A Critical Account of the Philosophy of Kant With an Historical Introduction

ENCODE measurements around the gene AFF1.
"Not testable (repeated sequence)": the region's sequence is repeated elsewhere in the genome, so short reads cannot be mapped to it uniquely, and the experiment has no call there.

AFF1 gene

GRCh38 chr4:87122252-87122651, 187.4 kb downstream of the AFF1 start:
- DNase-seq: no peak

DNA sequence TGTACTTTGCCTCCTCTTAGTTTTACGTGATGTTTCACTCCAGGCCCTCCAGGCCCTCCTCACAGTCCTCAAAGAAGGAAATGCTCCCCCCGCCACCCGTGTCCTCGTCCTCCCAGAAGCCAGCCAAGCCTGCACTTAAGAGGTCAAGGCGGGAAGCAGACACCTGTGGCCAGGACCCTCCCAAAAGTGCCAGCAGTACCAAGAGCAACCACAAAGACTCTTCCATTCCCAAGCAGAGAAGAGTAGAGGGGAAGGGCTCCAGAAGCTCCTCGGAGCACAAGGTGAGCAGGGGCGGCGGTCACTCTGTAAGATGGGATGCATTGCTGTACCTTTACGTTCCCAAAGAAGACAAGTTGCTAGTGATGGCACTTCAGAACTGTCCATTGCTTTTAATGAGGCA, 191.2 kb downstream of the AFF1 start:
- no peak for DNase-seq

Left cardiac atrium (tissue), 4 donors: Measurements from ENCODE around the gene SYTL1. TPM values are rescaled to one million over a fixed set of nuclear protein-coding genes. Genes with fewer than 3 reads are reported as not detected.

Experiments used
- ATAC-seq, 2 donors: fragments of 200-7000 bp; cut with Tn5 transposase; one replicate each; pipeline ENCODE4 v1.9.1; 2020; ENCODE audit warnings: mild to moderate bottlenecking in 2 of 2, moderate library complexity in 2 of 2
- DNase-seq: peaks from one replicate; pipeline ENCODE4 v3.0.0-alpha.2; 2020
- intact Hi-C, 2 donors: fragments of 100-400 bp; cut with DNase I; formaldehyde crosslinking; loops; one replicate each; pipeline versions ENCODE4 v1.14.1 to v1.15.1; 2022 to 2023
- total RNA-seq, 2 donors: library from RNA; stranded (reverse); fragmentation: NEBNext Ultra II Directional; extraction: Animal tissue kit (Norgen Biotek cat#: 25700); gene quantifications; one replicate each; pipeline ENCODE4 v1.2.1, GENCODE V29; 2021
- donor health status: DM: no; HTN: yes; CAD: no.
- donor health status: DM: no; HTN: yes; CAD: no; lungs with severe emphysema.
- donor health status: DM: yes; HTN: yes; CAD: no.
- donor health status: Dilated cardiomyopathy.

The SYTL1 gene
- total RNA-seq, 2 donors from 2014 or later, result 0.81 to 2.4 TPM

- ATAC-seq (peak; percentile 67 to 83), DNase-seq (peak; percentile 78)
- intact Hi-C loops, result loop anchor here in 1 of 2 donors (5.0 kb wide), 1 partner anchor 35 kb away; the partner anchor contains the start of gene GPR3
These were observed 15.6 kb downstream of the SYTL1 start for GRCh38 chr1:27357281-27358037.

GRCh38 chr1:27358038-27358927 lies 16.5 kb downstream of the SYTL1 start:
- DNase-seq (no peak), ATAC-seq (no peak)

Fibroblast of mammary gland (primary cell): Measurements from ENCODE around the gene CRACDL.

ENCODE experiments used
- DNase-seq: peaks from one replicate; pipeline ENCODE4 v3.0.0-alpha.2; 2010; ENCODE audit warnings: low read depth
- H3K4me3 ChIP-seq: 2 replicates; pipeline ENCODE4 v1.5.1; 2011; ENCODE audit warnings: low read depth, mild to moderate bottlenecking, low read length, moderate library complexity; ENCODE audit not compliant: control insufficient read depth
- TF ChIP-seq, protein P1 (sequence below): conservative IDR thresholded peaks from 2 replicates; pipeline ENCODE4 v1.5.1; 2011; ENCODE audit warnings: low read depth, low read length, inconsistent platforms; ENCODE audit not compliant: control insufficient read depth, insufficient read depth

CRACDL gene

1877. Caird's first book, A Critical Account of the Philosophy of Kant with an Historical Introduction established him as a leading British Kant scholar. He used subsequent exchanges, many of them in Mind, to reiterate and then develop his Hegelian reading and thus became a major contributor to the British idealist movement. Contents: The Critical Problem; The Critical Spirit in Ancient and Mediaeval Philosophy; The First Period of Modern Philosophy-Descartes and Spinoza; The Second Period of Modern Philosophy-Locke, Berkeley and Hume; The Second Period of Modern Philosophy-Leibnitz; The Second Period of Modern Philosophy-The Wolffian Philosophy. The Philosophy of Kant. Part First: The Pre-Critical Period. Part Second. The Criticism of Pure Reason: The Problem of the Critique and Kant's Preliminary Statement of It; Understanding and Sense; Argument of the Aesthetic; Criticism of the Aesthetic; General View of the Analytic; The Two Logics and the Discovery of the Categories; Kant's Preliminary Statement of the Object of the Transcendental Deduction; Transcendental Deduction of the Categories as Stated by Kant; Criticism of the Transcendental Deduction; The Schematism of the Categories; The Principles of Pure Understanding; Kant's General View of the Empirical Sciences; The Distinction of Phenomena and Noumena and the Amphiboly of the Reflective Conceptions; The Transcendental Dialectic. The Nature and Origin of the Ideas of Reason; The Transcendental Paralogism of Rational Psychology; Rational Cosmology as Explained and Criticised by Kant; Criticism of the Kantian Doctrine as to the Nature, Origin, and Solution of the Antinomies of Rational Cosmology; The Ideal of Reason and theCriticism of Rational Theology; and The Regulative Use of the Ideas of Reason. See other titles by this author available from Kessinger Publishing.
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